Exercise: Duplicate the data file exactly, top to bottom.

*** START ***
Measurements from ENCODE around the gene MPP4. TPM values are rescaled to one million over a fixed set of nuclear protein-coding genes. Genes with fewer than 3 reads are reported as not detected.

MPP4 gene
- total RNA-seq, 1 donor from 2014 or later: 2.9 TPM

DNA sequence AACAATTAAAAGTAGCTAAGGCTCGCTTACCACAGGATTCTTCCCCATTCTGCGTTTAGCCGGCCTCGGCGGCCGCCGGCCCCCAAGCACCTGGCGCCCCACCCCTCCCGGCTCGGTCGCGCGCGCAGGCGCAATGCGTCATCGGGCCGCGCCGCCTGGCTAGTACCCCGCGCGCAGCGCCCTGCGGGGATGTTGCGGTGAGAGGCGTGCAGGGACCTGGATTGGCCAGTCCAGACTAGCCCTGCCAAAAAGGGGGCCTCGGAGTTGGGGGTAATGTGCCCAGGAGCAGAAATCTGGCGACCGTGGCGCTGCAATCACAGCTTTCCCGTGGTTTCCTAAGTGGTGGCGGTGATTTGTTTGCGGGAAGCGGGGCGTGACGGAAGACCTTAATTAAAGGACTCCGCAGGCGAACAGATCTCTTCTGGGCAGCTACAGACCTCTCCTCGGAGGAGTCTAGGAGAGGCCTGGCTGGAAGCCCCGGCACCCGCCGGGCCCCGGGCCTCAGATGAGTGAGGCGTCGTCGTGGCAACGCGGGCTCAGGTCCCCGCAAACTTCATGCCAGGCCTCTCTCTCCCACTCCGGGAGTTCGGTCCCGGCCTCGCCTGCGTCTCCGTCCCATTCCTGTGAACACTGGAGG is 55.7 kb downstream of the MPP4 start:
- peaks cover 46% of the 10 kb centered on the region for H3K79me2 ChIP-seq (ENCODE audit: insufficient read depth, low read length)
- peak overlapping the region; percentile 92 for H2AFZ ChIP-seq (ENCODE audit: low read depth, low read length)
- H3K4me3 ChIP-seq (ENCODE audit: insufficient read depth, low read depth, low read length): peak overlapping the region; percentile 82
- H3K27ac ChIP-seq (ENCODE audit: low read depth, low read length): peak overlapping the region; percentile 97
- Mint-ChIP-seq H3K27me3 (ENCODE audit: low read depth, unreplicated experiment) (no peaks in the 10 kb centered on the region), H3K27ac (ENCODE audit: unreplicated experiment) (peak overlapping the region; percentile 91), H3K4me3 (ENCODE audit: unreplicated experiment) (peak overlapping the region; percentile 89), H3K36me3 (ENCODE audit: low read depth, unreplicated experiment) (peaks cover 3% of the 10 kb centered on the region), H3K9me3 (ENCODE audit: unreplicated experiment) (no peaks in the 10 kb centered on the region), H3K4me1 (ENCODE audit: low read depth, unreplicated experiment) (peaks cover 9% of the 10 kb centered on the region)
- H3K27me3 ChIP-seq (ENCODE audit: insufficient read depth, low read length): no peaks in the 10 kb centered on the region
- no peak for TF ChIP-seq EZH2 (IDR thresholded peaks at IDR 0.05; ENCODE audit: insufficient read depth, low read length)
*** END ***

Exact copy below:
Measurements from ENCODE around the gene MPP4. TPM values are rescaled to one million over a fixed set of nuclear protein-coding genes. Genes with fewer than 3 reads are reported as not detected.

MPP4 gene
- total RNA-seq, 1 donor from 2014 or later: 2.9 TPM

DNA sequence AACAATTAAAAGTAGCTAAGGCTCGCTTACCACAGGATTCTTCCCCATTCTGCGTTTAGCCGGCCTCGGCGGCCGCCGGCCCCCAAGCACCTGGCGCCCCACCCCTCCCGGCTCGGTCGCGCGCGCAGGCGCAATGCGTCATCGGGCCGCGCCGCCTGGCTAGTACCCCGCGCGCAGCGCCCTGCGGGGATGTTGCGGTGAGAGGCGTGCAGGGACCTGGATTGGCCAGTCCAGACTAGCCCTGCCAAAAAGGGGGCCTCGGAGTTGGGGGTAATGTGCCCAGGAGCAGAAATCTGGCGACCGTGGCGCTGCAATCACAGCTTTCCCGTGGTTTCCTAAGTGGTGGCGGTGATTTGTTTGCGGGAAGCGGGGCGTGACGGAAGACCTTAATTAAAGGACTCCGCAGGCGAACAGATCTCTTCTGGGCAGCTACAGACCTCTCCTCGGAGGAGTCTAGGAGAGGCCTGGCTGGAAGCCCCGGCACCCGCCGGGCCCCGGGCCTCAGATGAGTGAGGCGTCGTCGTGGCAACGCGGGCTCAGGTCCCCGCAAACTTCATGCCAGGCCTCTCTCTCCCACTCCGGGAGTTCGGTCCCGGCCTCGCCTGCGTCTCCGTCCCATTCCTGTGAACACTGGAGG is 55.7 kb downstream of the MPP4 start:
- peaks cover 46% of the 10 kb centered on the region for H3K79me2 ChIP-seq (ENCODE audit: insufficient read depth, low read length)
- peak overlapping the region; percentile 92 for H2AFZ ChIP-seq (ENCODE audit: low read depth, low read length)
- H3K4me3 ChIP-seq (ENCODE audit: insufficient read depth, low read depth, low read length): peak overlapping the region; percentile 82
- H3K27ac ChIP-seq (ENCODE audit: low read depth, low read length): peak overlapping the region; percentile 97
- Mint-ChIP-seq H3K27me3 (ENCODE audit: low read depth, unreplicated experiment) (no peaks in the 10 kb centered on the region), H3K27ac (ENCODE audit: unreplicated experiment) (peak overlapping the region; percentile 91), H3K4me3 (ENCODE audit: unreplicated experiment) (peak overlapping the region; percentile 89), H3K36me3 (ENCODE audit: low read depth, unreplicated experiment) (peaks cover 3% of the 10 kb centered on the region), H3K9me3 (ENCODE audit: unreplicated experiment) (no peaks in the 10 kb centered on the region), H3K4me1 (ENCODE audit: low read depth, unreplicated experiment) (peaks cover 9% of the 10 kb centered on the region)
- H3K27me3 ChIP-seq (ENCODE audit: insufficient read depth, low read length): no peaks in the 10 kb centered on the region
- no peak for TF ChIP-seq EZH2 (IDR thresholded peaks at IDR 0.05; ENCODE audit: insufficient read depth, low read length)